Re: Guidelines on usage of // in new URI schemes

This was discussed on apps-discuss and the URI list a while back, so I have bcc'd those lists, but I want to focus the discussion on the list, so please only reply there.

In order to handle IDNs appropriately, I would like to make the rule that any scheme that allows non-ASCII or pct-encoded values in the "host" field in the generic syntax MUST allow or mandate that IRI -> URI processing follow IDNa rules. That is, no matter what the scheme, if you have

scheme://     as an IRI, and want to translate it to a URI, you MUST use IDNA to turn it into


no matter what the scheme. This is what you have to do for almost all URI schemes now anyway in order to function properly.

This would change the guidelines on use of "//" for new schemes, but are there any URI schemes in use for which this would actually be a problem in practice?


From: [] On Behalf Of Timur Shemsedinov
Sent: Thursday, August 20, 2009 7:44 AM
To: Eran Hammer-Lahav
Cc: URI;
Subject: [Moderator Action] Re: Guidelines on usage of // in new URI schemes


See RFC 2718 - Guidelines for new URL Schemes

2.1.2 Improper use of "//" following "<scheme>:"

Contrary to some examples set in past years, the use of double
slashes as the first component of the <scheme-specific-part> of a URL
is not simply an artistic indicator that what follows is a URL:
Double slashes are used ONLY when the syntax of the URL's <scheme-
specific-part> contains a hierarchical structure as described in RFC
2396. In URLs from such schemes, the use of double slashes indicates
that what follows is the top hierarchical element for a naming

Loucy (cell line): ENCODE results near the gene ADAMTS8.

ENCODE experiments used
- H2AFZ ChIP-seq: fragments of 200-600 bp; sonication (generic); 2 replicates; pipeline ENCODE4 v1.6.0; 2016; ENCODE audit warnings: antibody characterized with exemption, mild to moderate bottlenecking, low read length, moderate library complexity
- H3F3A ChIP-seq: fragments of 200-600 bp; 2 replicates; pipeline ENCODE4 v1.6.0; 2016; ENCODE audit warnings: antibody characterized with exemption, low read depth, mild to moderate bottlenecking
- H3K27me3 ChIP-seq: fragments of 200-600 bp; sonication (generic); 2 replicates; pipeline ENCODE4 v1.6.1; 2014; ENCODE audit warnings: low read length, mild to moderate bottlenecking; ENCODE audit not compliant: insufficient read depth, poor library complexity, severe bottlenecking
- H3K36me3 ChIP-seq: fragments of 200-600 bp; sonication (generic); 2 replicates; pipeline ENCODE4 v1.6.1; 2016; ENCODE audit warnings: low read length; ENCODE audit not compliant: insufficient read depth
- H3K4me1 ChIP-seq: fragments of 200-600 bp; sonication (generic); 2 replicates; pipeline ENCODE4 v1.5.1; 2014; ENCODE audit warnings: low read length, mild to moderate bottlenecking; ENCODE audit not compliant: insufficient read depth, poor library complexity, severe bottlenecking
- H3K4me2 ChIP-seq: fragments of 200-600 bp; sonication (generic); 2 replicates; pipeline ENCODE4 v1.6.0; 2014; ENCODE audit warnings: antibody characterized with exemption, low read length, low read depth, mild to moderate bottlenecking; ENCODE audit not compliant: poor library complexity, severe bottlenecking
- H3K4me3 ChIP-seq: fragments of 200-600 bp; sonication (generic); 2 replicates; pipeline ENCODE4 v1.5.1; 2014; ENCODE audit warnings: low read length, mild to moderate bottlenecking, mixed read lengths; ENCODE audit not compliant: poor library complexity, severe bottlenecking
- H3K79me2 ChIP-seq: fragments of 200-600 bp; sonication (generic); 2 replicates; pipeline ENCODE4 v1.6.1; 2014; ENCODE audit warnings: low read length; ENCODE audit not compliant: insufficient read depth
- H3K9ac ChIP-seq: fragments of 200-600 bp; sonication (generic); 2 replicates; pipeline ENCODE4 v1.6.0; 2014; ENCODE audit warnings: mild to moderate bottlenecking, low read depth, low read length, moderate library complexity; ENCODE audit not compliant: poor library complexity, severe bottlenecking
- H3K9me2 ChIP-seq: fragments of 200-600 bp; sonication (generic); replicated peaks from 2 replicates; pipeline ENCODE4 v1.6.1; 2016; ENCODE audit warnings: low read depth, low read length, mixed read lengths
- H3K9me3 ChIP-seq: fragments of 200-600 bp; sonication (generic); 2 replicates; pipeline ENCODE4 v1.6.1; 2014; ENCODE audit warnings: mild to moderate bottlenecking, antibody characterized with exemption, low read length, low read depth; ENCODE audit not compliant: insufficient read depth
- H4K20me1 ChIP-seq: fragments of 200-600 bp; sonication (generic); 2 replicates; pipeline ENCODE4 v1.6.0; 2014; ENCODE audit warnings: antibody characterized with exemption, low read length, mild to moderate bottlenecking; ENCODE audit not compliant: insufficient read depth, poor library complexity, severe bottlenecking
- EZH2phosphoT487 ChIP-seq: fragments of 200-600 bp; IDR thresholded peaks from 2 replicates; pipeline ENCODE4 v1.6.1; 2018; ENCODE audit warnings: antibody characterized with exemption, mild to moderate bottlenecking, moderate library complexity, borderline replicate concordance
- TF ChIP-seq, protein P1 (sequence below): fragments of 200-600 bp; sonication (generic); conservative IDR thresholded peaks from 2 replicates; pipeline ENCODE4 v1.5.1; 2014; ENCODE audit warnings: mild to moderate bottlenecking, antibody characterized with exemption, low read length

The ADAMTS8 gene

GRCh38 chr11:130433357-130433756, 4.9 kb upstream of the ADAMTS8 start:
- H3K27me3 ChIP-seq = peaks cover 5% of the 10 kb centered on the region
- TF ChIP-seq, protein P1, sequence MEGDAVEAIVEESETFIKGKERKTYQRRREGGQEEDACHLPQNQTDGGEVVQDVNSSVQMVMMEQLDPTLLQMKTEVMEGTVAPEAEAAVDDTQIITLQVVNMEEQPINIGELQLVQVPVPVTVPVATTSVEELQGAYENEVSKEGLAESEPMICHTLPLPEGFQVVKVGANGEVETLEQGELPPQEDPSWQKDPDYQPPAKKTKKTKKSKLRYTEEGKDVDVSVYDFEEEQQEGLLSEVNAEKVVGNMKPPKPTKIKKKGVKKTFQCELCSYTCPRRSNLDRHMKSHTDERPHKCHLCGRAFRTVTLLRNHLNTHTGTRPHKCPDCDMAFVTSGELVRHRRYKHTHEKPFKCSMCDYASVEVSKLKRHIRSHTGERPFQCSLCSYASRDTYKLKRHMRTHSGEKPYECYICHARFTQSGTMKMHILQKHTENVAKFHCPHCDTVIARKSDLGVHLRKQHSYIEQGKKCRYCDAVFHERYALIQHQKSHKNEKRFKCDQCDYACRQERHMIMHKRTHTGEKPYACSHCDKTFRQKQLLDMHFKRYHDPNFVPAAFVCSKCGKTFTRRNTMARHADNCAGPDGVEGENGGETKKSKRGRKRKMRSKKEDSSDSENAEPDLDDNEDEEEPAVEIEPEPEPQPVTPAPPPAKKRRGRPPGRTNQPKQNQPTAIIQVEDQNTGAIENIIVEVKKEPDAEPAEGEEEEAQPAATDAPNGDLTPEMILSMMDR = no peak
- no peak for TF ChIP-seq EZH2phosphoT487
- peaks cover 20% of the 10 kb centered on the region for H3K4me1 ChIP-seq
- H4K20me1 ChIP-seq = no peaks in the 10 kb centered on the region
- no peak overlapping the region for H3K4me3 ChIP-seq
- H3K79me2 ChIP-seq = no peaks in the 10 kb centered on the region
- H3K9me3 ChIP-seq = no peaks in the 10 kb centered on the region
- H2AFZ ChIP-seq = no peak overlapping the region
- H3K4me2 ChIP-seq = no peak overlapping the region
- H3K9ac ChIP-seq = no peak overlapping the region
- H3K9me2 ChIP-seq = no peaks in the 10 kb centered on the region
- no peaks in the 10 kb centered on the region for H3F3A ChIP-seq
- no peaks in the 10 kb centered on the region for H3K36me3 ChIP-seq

authority. (See section 3 of RFC 2396 for more details.) URL
schemes which do not contain a conformant hierarchical structure in
their <scheme-specific-part> should not use double slashes following
the "<scheme>:" string.

On Thu, Aug 20, 2009 at 8:48 AM, Eran Hammer-Lahav <<>> wrote:
I am in the process of proposing a new URI scheme to identify user accounts [1]. This is part of the WebFinger protocol [2] effort.

This email is *not* an invitation to debate the merits of this new URI scheme (just yet). I am sure we will have many lively discussions about it shortly but I would like to present a proposal before we have a public debate about it here.

The new scheme has two components, a local identifier (username, screenname, handle, etc.) and a host (which can resolve and authenticate the local identifier). When looking at the URI specification (RFC 3986) and at the new URI guidelines (BCP 35), it is hard to figure out what is an appropriate use of // in new schemes.

In this case, we have a requirement to keep the URI (the part after the scheme:) looking as close to an RFC-822 identifier (username@host) and that means two options:


The 'username@host' part seems to fit perfectly into the URI authority as defined by RFC 3986. However, since the URI does not have a path, it does not really contain a hierarchical structure (just the top level host).

The benefit of using // in this case is that existing URI parsing code can be used unmodified to process the new URI. It is a simple profile which only allows the userinfo and host subcomponents of the authority component, and no other URI components. Since the new scheme will be often used with URI templates and other facilities often used with http: URIs, it is very convenient to have a common structure (even if it is only a subset). I don't see any down side to using // other than defying expectations established by the mailto: URI scheme.

The benefit of not using // is that it makes the URI follow the well establish pattern in mailto: and save two bytes. The down side is that it requires spelling out how to break the URI path into sub components specific to this scheme.

So far the feedback I received is focus on style which is perfectly valid, but I want to make sure I am not missing anything. My preference is to reuse as much as possible and therefore include the //.

Any suggestions?


Apps-Discuss mailing list<>

Received on Sunday, 11 October 2009 19:10:11 UTC